*One of the best-known sports radio voices in MASSACHUSETTS is going online. Glenn Ordway was one of the stars at Entercom’s WEEI for more than a quarter of a century before being cut loose a year ago. Now he’s taking his “Big Show” to a new streaming service he’s starting, SportsTalkBoston.com. Ordway will do the “Big Show Unfiltered” live on weekdays from 3-6 PM beginning March 17. “I look forward to presenting an alternative in the market that will feature the best of the past with some new, innovative elements and voices,” Ordway said in announcing the new stream. “And there is no reason to hold anything back anymore. It’s all unfiltered.”
Back at Entercom, some comings and goings: after more than 18 years with WRKO (680) and WEEI, Pete Gustin departed on Friday, taking his production and voiceover skills to a collection of clients he’ll now serve personally. Down the hall at WAAF (107.3)/WKAF (97.7), there’s a replacement for former Hill-Man Morning Show producer Anthony Parziale. Three months after “Spaz” left WAAF to start his own company, Rob Stevens is inbound from San Diego, where he’d been part of the crew on the morning show at that city’s active rocker, Clear Channel’s KIOZ (105.3).
One more Entercom Boston note: WRKO’s talk format is now being heard on the HD2 of WEEI-FM (93.7 Lawrence), where it replaces the “Funkytown” rhythmic format that was the last surviving gasp of the old “Star” format from 93.7’s days as WQSX. The 93.7 signal, which favors the North Shore and downtown, largely overlaps WRKO’s AM coverage; will Entercom eventually add WRKO on an HD subchannel of WAAF, which would fill in WRKO’s significant nighttime signal gap to the west?
*A correction from last week: WFRQ (93.5 Frank FM) is a Codcomm station, not a Cape Cod Broadcasting station – but there’s news this week from Bev Tilden and her crew over at Cape Cod Broadcasting. WQCB (99.9), WKPE (103.9), WOCN (104.7) and WFCC (107.5) have added a news director position, and its first occupant is Laura Reckford. She comes to the Cape Cod stations from many years in the print/online arena, where she edited the Barnstable Enterprise and has been running the CapeCodWave.com website. At CCB, she’ll helm one of the more robust news operations at a smaller-market music-oriented cluster anywhere.
Speaking of Cape Cod Broadcasting, the job its new PD Jerry McKenna left behind in Worcester has been filled. Until December of last year, McKenna had been operations manager at Cumulus’ Worcester stations, WXLO (104.5 Fitchburg) and WORC-FM (98.9 Webster) and PD of WXLO, and now that job has a well-known name to fill McKenna’s shoes. Lance Ballance’s resume includes some time at AC giant KBIG (104.3) in Los Angeles, followed by a decade down south at stations in Memphis, Birmingham and most recently in Fort Myers, Florida. He’s getting a head start on the Red Sox’s northward pilgrimage; Ballance is already on the job in downtown Worcester.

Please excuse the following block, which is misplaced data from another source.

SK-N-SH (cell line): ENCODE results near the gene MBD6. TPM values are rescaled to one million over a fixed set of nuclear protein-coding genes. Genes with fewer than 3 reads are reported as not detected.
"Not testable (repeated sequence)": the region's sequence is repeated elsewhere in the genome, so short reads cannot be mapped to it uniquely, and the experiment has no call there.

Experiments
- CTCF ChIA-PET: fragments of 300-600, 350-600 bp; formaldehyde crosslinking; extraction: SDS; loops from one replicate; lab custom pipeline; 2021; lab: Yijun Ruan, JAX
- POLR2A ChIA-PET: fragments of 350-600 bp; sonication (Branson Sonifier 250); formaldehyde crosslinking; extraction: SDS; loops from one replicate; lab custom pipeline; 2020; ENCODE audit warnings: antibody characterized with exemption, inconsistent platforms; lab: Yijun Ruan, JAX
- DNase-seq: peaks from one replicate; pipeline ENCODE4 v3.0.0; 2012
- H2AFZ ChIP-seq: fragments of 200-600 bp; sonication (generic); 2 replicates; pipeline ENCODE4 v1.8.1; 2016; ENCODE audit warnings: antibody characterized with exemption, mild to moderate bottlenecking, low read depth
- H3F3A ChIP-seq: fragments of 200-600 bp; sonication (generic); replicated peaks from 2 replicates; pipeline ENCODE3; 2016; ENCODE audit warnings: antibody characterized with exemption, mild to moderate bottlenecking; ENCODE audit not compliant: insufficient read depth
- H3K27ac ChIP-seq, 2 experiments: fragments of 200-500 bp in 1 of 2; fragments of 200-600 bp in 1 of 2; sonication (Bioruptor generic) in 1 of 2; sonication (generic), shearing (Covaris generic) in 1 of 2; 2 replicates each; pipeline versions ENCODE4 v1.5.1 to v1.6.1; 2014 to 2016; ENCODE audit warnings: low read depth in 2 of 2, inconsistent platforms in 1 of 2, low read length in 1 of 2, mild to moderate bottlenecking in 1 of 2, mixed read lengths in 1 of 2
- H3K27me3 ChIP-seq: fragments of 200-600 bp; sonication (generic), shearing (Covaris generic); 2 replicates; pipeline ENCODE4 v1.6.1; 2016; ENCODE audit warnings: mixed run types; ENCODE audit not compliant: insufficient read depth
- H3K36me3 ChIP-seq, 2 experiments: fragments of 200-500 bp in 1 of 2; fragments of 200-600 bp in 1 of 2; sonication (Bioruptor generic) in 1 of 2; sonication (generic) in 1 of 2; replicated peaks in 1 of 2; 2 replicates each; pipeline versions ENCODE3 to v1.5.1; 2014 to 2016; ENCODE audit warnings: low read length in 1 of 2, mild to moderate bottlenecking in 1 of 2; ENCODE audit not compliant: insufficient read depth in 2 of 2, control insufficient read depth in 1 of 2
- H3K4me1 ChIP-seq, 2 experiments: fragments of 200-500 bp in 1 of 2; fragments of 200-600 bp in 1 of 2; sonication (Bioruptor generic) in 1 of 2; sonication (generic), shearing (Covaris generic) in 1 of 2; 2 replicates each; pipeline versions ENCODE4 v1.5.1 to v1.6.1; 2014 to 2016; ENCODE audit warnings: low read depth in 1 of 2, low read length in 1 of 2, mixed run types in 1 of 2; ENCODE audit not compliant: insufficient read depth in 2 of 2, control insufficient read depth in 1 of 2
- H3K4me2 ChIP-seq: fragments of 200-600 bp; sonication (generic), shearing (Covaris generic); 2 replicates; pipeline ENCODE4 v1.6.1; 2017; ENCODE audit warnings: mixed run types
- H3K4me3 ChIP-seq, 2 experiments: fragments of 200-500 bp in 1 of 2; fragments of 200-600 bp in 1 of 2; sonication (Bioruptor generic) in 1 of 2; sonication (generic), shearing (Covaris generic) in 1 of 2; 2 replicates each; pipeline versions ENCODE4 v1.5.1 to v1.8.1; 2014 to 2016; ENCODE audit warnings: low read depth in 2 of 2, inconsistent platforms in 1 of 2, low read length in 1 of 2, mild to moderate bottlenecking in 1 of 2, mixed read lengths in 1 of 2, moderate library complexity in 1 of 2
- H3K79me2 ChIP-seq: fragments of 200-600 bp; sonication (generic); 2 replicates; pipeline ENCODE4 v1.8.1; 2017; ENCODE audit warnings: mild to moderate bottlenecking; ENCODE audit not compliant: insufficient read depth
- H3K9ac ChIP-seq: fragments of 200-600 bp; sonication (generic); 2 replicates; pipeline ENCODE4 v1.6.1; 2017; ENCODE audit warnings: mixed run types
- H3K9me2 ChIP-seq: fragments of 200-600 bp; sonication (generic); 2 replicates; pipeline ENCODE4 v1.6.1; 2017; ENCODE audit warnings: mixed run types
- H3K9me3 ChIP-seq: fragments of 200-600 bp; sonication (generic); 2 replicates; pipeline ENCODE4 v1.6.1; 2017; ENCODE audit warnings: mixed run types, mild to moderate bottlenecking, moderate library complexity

One of New England’s longer-running syndicated offerings has picked up a prominent new clearance: Craig Bailey’s “Floydian Slip” originates in Vermont, and as of this past weekend the all-Pink Floyd show is being heard on WAQY (102.1) in Springfield, along with some 50 other stations around the country and around the world.
In the LPFM arena, the town of Acton has been granted a CP for a new signal on 94.9. On the North Shore, the Lynn schools’ new 96.5 takes calls, WVUL-LP. The new cable access-operated LPFMs in central Massachusetts will be WFPR-LP (102.9 Franklin) and WVAO-LP (105.9 Athol), and Worcester’s new religious 106.1 will be WSRG-LP.
We don’t usually devote much space in this column to our colleagues on the record industry side of the business, but the death of Jerry Brenner can’t go without notice here. Brenner was a 1958 Revere High graduate, and after a stint in the Army he went into the record business in New England, working for several promoters (including Music City Music) before becoming one of the region’s best-known “indies” (independent record promoters) in the 1970s. Brenner’s partner was Carl Strube, who’s now one of the partners in Port Broadcasting (WNBP in Newburyport and WWSF in Sanford, Maine.) Brenner remained an active and well-loved part of the industry until becoming sick these last few years; he lost his fight with cancer last Monday, at age 73.
*In MAINE, Blueberry Broadcasting is trying hard to blur the boundaries between the Augusta/Waterville market and the Bangor market to the east. Last week, Blueberry killed off the “Midcoast 102.5” AC format on WQSS (102.5 Camden), replacing it with a simulcast of the “Kiss” AC format that’s already running down the coast on WKSQ (94.5 Ellsworth) and that’s been simulcast since last fall on WQSK (97.5 Madison, formerly all-sports WIGY). Neither 97.5 nor 102.5 covers the entire Augusta/Waterville market, but together the simulcast covers most of central Maine, while 94.5 reaches greater Bangor.
The “Kiss” trimulcast completes the set of Augusta-Waterville/mid-coast/Bangor simulcasts in the Blueberry family: “Bear” country on WBFB (97.1 Bangor), WBFE (99.1 Bar Harbor, which changed calls from WLKE last September) and WMCM (103.3 Rockland); “Big” classic hits on WABK (104.3 Gardiner), WBAK (104.7 Belfast) and WBKA (107.7 Bar Harbor); rock WTOS (105.1 Skowhegan), WTUX (101.1 Gouldsboro) and WTQX (96.7 Boothbay Harbor); and news-talk WVOM-FM (103.9 Howland), WVOM (1450 Rockland) and WVQM (101.3 Augusta).